The crew continued at the pumps throughout the night, until at 3 a.m. of the 11th a heavy squall was encountered, when a portion of the crew had to attend to the sails, leaving two hands at the pumps. On the squall passing over they returned, and on again sounding found three feet and a half in her. The master now concluded it prudent to alter his course towards the land, which was estimated about 130 miles distant, and at 6 a.m. made all sail in that direction. But at noon the wind fell light and veered more ahead. On their now sounding four feet water was found, and at .3 p.m., the crew becoming exhausted, refused to pump any longer. After holding a consultation with his chief mate, and having made a fruitless attempt to discover the leak, the master consented to the request of his crew to abandon the vessel, and gave orders for the boats to be got out and provisioned with bread and water. The long boat was stove in the first attempt and had to be repaired, but she was safely placed in the water alongside at 5.30 p.m. The water had now increased to five feet six inches, and as there appeared no hope of saving the ship they determined to abandon her at once. The crew were ordered into the boats, taking a portion of their clothes with them, five in the large boat and two in the small boat. The land was seen before leaving, bearing north by west distant about 30 miles, and they pulled towards it, and at 6 a.m. on the 12th they had reached a place near to Laguna Bar. A coasting vessel was then seen, towards which they pulled, and were taken on board and conveyed to Santa Catherina, where they were all safely landed, and ultimately sent on to this country, no lives being lost. These being the facts of the case, the first question upon which our opinion has been asked is:-

1. Whether, when the vessel last left the United Kingdom, she was in good and seaworthy condition?

Ans.-The Court are of opinion that the "Calderbank" was in a good and seaworthy condition when she last left the United Kingdom.

2. Whether, having regard to the age and size of the vessel, a cargo of 290 tons stone was too much for her?

Ans.-From the evidence of Lloyd's surveyor, and all the other witnesses, it appears that the "Calderbank" was a strong built vessel, and appears to have been well kept up from this, together with the fact that she had been reclassed only last year, we think that a cargo of 290 tons stone was certainly not too much for her.

3. Whether she strained or was otherwise damaged through carrying this cargo?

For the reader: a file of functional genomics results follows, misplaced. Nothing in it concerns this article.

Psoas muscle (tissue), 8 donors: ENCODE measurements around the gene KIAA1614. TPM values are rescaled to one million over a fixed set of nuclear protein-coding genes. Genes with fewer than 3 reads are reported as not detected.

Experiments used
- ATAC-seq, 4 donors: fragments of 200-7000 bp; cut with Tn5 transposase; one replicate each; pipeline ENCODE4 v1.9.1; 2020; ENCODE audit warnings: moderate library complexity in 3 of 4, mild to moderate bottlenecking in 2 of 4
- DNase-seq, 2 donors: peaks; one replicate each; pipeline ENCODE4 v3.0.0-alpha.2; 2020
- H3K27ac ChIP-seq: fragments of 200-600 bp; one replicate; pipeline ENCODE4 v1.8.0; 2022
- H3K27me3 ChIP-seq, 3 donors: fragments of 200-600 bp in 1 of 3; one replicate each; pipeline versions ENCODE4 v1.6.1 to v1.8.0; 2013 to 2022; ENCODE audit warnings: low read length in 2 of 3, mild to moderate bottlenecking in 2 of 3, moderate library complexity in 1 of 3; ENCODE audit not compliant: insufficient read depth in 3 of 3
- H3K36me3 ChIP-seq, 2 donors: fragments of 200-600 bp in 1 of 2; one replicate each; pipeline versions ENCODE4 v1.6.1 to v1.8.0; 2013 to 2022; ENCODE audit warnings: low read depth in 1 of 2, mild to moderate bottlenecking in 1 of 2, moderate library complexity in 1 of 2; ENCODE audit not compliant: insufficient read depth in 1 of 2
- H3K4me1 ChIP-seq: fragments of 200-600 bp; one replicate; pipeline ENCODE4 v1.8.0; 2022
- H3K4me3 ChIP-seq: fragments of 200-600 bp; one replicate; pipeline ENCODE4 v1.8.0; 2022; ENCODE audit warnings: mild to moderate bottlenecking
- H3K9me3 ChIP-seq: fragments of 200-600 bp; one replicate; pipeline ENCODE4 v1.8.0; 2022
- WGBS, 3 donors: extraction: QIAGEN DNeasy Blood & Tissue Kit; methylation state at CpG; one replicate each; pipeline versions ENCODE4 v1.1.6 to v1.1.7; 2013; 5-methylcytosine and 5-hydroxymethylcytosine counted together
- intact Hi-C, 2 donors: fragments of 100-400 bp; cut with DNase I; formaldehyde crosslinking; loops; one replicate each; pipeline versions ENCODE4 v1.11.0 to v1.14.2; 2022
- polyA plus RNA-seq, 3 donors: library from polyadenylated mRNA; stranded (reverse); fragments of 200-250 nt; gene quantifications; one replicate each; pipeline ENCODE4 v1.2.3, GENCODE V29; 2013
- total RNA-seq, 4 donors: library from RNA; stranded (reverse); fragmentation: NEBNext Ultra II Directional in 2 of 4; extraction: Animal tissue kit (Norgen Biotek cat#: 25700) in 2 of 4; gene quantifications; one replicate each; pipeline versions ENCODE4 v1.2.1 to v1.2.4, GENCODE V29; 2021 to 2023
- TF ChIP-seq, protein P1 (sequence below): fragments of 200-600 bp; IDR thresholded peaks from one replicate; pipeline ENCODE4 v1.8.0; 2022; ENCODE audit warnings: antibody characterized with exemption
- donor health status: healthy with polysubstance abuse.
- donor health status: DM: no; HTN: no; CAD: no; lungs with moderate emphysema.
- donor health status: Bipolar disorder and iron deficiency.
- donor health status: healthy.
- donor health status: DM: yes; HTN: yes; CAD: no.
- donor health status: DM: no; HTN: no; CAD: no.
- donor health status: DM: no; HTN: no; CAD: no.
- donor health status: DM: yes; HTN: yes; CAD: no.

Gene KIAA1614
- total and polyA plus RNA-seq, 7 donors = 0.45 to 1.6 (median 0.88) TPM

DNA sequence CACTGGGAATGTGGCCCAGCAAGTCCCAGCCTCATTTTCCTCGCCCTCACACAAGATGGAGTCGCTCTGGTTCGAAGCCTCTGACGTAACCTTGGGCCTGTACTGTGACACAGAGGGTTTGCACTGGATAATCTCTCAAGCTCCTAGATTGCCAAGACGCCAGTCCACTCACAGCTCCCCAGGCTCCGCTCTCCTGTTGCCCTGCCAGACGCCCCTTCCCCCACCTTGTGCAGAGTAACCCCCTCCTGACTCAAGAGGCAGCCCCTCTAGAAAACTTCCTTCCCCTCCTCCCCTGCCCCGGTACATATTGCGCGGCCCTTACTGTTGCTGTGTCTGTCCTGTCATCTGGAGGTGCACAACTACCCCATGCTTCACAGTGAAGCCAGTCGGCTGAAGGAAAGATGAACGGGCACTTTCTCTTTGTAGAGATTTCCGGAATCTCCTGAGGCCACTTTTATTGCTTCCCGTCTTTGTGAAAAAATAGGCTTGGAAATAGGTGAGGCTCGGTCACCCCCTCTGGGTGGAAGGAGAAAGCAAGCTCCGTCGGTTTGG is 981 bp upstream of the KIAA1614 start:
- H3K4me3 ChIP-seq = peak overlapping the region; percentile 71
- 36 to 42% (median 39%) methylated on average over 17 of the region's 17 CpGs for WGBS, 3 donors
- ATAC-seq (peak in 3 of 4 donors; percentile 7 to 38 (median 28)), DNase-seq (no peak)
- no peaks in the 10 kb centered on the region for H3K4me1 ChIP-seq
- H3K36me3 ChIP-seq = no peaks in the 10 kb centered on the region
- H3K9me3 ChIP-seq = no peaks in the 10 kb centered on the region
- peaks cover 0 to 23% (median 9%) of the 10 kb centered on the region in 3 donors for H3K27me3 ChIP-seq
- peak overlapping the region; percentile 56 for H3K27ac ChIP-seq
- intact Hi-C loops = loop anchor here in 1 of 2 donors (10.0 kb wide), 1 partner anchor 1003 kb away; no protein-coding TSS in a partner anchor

Ans.-There is nothing whatever to lead us to suppose that she strained or was otherwise damaged through carrying the stone; on the contrary, we think that if she had done either one or the other it would have shewn itself directly the vessel was again loaded and got into a seaway.

4. Whether, when she left Gualequay she was in good and seaworthy condition?

Ans.-We are of opinion that when the "Calderbank" left Gualequay she was, so far as her hull and equipments are concerned, in a good and seaworthy condition.

5. Whether the pumps were sufficient and in good order?

Ans.-The pumps appear to have been in good working order, but we think, for reasons given in our next answer, that they should have been fitted either with fly-wheels, or the cross-head so arranged that it could be worked as a weejee.

6. Whether she was properly and sufficiently manned?

Ans.-This vessel, in our opinion, was insufficiently manned.

7. Whether she was overladen, especially having regard to the age and structural strength of the vessel?

Ans.-Considering all the circumstances of the case, we are of the opinion that she was not overladen, but at the same time we think that she was fully laden.

8. What was the cause of the vessel making so much water on the 10th April, and whether every possible effort was then and thereafter made to ascertain the whereabouts of the leak and to keep the water under?

Ans.-The Court are unable to point out the cause of the vessel so suddenly making such a large quantity of water as she appears to have done, feeling that any cause we might assign would be a mere matter of conjecture; but we have no hesitation in saying that the structural strength of the vessel was all that could be desired, and therefore, in our opinion, cannot be attributed to that. Every effort appears to have been made to ascertain the whereabouts of the leak and to keep the water under.

9. Whether she was prematurely abandoned?

Ans.-This vessel was not prematurely abandoned.

10. Whether she was navigated with proper and seamanlike care?

Ans.-She appears to have been navigated with proper and seamanlike care.

11. Whether the master and the mate are, or either of them is, in default?

Ans.-Neither the master nor the mate are in default.

12. What was the cost of the vessel to her owner?

Ans.-The owner, Mr. Thomas Steele, told us that he bought the vessel in 1883 in a dismasted and otherwise damaged condition for 350l. That he then placed her in dry dock, and spent altogether another 1,050l. upon her in outfit and repairs, and thereupon received a classification from Lloyd's A.1. for 5 years in April of last year.

13. What was her value when she left Gualequay?

Ans.-The only evidence we have upon this point is that of the owner, who told us that he valued her at 1,400l., whether she was worth this to the owner or not we have no means of judging; but the Court are of opinion that 1,000l. was her outside marketable value.

14. What were the insurances effected, and how were they apportioned?

Ans.-Mr. Steele told us that the vessel was insured for 840l., and the freight for 370l., which was spread over several policies; the premiums for some being at the rate of 12 guineas per cent.





We concur.






L 367. 2350. 180.-6/85. Wt. 408 E. & S.